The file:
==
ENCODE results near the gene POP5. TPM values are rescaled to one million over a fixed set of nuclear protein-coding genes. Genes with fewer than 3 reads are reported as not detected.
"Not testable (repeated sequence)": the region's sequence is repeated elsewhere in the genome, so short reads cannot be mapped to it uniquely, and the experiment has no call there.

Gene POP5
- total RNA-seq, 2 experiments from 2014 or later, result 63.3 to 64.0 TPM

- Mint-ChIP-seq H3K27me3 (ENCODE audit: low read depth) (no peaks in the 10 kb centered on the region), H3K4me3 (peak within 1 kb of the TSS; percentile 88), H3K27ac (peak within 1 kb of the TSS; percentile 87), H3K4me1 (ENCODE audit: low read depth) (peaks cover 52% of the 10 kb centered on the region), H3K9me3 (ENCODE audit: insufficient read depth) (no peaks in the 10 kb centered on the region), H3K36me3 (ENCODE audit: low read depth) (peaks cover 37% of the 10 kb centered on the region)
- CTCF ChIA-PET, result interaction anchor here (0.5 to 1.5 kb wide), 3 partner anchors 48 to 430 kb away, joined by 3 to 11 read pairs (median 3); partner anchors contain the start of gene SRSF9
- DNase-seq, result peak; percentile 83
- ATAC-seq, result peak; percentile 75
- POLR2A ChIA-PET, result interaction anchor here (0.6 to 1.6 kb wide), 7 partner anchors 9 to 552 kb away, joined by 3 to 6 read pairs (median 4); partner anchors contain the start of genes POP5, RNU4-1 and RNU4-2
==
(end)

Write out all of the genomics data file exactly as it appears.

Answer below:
ENCODE results near the gene POP5. TPM values are rescaled to one million over a fixed set of nuclear protein-coding genes. Genes with fewer than 3 reads are reported as not detected.
"Not testable (repeated sequence)": the region's sequence is repeated elsewhere in the genome, so short reads cannot be mapped to it uniquely, and the experiment has no call there.

Gene POP5
- total RNA-seq, 2 experiments from 2014 or later, result 63.3 to 64.0 TPM

- Mint-ChIP-seq H3K27me3 (ENCODE audit: low read depth) (no peaks in the 10 kb centered on the region), H3K4me3 (peak within 1 kb of the TSS; percentile 88), H3K27ac (peak within 1 kb of the TSS; percentile 87), H3K4me1 (ENCODE audit: low read depth) (peaks cover 52% of the 10 kb centered on the region), H3K9me3 (ENCODE audit: insufficient read depth) (no peaks in the 10 kb centered on the region), H3K36me3 (ENCODE audit: low read depth) (peaks cover 37% of the 10 kb centered on the region)
- CTCF ChIA-PET, result interaction anchor here (0.5 to 1.5 kb wide), 3 partner anchors 48 to 430 kb away, joined by 3 to 11 read pairs (median 3); partner anchors contain the start of gene SRSF9
- DNase-seq, result peak; percentile 83
- ATAC-seq, result peak; percentile 75
- POLR2A ChIA-PET, result interaction anchor here (0.6 to 1.6 kb wide), 7 partner anchors 9 to 552 kb away, joined by 3 to 6 read pairs (median 4); partner anchors contain the start of genes POP5, RNU4-1 and RNU4-2